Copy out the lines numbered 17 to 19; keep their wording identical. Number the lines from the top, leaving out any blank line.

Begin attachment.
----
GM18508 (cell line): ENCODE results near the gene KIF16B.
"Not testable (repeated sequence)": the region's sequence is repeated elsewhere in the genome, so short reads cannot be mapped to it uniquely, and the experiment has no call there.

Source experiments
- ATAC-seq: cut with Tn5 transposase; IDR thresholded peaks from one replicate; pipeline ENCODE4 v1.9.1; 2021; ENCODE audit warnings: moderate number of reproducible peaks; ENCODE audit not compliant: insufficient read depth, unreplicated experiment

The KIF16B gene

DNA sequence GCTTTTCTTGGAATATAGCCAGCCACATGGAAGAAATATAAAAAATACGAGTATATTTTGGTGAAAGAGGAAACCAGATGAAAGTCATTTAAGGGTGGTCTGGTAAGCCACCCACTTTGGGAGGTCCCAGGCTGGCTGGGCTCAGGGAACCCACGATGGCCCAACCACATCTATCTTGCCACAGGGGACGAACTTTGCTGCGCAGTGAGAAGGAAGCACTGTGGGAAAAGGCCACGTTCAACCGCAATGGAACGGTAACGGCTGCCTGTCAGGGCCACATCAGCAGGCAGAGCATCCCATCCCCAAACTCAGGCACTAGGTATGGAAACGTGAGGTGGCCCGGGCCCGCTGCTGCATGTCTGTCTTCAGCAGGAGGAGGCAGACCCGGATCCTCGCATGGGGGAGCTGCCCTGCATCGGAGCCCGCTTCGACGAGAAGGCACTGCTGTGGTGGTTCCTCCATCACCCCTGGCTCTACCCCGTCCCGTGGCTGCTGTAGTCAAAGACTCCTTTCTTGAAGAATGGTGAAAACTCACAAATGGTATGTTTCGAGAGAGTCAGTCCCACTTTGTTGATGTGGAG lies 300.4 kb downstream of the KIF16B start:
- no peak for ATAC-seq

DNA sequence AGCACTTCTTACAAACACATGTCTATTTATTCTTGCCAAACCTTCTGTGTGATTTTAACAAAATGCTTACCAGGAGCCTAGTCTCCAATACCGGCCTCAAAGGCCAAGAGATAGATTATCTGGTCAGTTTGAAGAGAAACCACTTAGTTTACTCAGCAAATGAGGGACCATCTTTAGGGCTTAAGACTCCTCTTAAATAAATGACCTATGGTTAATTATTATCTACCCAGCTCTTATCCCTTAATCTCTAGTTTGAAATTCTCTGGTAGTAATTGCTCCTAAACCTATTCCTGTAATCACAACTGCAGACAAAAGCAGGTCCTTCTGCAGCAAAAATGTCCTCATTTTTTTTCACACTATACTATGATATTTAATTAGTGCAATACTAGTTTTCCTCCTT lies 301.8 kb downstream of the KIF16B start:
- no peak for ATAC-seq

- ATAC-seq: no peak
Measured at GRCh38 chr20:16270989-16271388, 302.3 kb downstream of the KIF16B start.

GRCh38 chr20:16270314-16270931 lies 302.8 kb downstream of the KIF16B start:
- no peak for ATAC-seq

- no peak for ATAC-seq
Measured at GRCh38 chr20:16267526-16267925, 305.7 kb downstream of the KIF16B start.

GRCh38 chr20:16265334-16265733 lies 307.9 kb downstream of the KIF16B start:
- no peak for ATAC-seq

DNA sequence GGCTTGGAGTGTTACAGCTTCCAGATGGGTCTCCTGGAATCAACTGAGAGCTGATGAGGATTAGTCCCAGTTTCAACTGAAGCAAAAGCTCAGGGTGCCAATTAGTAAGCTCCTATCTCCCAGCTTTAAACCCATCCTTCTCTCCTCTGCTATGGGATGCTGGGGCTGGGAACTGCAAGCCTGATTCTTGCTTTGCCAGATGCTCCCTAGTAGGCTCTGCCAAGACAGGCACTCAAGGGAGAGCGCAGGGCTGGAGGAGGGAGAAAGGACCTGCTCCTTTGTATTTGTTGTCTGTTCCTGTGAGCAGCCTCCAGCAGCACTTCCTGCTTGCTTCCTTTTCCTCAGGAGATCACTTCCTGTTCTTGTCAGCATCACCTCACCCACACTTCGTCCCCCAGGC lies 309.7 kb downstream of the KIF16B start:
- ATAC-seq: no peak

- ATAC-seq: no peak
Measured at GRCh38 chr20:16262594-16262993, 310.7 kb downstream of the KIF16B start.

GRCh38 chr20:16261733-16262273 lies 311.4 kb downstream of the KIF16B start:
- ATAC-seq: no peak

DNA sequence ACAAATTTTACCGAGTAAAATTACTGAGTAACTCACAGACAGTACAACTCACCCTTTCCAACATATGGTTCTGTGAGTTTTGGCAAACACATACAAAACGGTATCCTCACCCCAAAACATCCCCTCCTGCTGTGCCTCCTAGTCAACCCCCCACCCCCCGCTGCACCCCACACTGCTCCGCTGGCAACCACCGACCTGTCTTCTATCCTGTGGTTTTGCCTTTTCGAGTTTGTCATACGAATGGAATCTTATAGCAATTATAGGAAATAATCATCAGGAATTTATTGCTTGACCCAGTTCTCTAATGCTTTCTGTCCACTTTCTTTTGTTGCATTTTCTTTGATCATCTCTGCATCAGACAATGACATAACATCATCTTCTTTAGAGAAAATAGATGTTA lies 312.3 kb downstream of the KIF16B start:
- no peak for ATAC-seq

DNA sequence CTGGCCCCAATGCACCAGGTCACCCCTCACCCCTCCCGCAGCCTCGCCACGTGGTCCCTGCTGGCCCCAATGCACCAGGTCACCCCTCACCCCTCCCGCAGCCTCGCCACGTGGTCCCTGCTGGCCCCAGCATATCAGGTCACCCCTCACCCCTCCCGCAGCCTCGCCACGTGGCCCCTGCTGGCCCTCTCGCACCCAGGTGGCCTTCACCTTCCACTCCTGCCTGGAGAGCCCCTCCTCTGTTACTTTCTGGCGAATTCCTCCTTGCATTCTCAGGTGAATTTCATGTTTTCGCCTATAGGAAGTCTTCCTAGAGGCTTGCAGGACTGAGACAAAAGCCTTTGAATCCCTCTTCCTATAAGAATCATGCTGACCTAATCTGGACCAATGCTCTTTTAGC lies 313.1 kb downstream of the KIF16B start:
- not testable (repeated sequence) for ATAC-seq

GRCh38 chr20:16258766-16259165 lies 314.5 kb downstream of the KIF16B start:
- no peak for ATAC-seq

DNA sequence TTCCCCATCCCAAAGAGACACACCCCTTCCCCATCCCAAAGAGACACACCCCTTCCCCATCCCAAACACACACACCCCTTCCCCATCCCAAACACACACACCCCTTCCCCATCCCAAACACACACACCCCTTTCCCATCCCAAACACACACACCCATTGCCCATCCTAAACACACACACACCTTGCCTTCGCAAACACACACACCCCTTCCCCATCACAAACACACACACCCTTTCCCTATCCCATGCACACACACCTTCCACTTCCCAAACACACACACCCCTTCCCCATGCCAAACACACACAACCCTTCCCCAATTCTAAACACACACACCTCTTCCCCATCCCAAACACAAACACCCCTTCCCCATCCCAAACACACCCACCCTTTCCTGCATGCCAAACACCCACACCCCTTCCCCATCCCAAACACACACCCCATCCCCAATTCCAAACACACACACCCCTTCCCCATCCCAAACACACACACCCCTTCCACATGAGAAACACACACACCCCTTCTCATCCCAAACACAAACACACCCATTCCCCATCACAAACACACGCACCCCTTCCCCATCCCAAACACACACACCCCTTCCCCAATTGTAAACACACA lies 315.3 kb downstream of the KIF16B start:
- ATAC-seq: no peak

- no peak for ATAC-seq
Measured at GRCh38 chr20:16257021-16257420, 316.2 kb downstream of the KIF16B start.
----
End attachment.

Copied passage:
- no peak for ATAC-seq

DNA sequence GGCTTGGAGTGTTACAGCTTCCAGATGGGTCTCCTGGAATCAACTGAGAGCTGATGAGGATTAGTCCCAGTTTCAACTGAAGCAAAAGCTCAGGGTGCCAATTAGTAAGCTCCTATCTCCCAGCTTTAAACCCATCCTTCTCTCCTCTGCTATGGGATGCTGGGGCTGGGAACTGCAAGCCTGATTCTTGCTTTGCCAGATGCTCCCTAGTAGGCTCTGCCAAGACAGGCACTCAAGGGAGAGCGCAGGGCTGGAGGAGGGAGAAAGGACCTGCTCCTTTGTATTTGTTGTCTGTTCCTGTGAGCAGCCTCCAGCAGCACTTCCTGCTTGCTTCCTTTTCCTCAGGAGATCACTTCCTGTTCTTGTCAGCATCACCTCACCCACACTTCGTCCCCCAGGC lies 309.7 kb downstream of the KIF16B start:
- ATAC-seq: no peak